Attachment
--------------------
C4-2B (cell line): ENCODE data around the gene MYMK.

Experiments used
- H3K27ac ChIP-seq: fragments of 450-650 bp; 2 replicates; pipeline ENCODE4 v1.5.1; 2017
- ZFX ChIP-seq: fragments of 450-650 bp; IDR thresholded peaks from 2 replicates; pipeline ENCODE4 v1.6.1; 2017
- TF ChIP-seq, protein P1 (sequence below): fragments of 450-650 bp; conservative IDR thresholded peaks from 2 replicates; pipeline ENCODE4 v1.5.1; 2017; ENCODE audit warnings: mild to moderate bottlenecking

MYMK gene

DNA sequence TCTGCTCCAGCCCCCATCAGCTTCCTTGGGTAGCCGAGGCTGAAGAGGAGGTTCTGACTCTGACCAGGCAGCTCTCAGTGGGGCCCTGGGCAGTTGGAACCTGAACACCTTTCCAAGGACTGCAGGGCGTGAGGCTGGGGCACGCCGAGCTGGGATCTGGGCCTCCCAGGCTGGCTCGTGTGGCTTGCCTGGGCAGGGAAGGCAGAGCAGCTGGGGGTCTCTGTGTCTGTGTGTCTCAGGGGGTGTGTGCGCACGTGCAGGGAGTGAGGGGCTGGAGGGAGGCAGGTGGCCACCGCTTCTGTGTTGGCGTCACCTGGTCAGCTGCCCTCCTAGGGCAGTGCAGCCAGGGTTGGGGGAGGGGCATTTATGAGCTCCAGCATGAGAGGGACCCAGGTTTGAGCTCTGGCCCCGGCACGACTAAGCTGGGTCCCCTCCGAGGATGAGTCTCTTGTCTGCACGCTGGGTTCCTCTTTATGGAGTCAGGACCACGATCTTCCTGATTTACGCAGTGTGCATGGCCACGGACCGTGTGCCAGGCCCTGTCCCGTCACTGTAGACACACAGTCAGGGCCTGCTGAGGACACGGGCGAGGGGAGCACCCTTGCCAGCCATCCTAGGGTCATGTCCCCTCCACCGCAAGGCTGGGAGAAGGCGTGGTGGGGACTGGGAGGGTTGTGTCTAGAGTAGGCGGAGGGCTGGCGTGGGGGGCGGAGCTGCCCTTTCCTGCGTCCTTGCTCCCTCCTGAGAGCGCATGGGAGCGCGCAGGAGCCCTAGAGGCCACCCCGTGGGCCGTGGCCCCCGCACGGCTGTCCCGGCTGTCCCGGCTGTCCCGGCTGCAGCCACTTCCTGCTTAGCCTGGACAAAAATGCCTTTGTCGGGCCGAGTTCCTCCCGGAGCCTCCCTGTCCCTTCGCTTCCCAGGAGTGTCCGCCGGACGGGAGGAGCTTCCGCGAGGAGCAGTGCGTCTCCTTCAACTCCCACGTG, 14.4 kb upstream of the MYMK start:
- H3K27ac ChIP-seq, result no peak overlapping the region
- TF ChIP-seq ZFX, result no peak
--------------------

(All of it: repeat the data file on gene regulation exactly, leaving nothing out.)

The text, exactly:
C4-2B (cell line): ENCODE data around the gene MYMK.

Experiments used
- H3K27ac ChIP-seq: fragments of 450-650 bp; 2 replicates; pipeline ENCODE4 v1.5.1; 2017
- ZFX ChIP-seq: fragments of 450-650 bp; IDR thresholded peaks from 2 replicates; pipeline ENCODE4 v1.6.1; 2017
- TF ChIP-seq, protein P1 (sequence below): fragments of 450-650 bp; conservative IDR thresholded peaks from 2 replicates; pipeline ENCODE4 v1.5.1; 2017; ENCODE audit warnings: mild to moderate bottlenecking

MYMK gene

DNA sequence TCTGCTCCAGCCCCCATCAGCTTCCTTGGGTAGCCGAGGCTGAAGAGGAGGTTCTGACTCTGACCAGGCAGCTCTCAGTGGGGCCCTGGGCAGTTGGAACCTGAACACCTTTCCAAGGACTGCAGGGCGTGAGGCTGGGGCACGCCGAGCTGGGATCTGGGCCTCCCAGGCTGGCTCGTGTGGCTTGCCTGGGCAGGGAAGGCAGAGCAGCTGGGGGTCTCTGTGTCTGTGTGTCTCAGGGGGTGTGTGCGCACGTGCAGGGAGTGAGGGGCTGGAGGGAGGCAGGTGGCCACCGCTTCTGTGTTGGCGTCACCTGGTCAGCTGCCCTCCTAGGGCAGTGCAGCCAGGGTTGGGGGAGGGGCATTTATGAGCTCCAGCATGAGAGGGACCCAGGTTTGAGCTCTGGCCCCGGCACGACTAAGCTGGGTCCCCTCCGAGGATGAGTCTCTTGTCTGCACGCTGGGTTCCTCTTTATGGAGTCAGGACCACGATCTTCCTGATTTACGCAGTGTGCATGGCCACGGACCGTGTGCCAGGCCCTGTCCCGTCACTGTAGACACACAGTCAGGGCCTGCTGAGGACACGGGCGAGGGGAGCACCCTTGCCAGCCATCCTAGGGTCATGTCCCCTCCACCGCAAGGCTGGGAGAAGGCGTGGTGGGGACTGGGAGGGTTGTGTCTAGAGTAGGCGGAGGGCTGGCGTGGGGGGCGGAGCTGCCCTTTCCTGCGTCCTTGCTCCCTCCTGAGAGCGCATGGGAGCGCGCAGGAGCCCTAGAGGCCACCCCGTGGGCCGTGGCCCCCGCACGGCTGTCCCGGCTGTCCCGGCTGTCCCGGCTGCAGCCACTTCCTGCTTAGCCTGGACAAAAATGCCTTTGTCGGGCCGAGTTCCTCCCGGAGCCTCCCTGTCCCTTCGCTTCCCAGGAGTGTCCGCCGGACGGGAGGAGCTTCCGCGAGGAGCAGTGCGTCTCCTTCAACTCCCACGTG, 14.4 kb upstream of the MYMK start:
- H3K27ac ChIP-seq, result no peak overlapping the region
- TF ChIP-seq ZFX, result no peak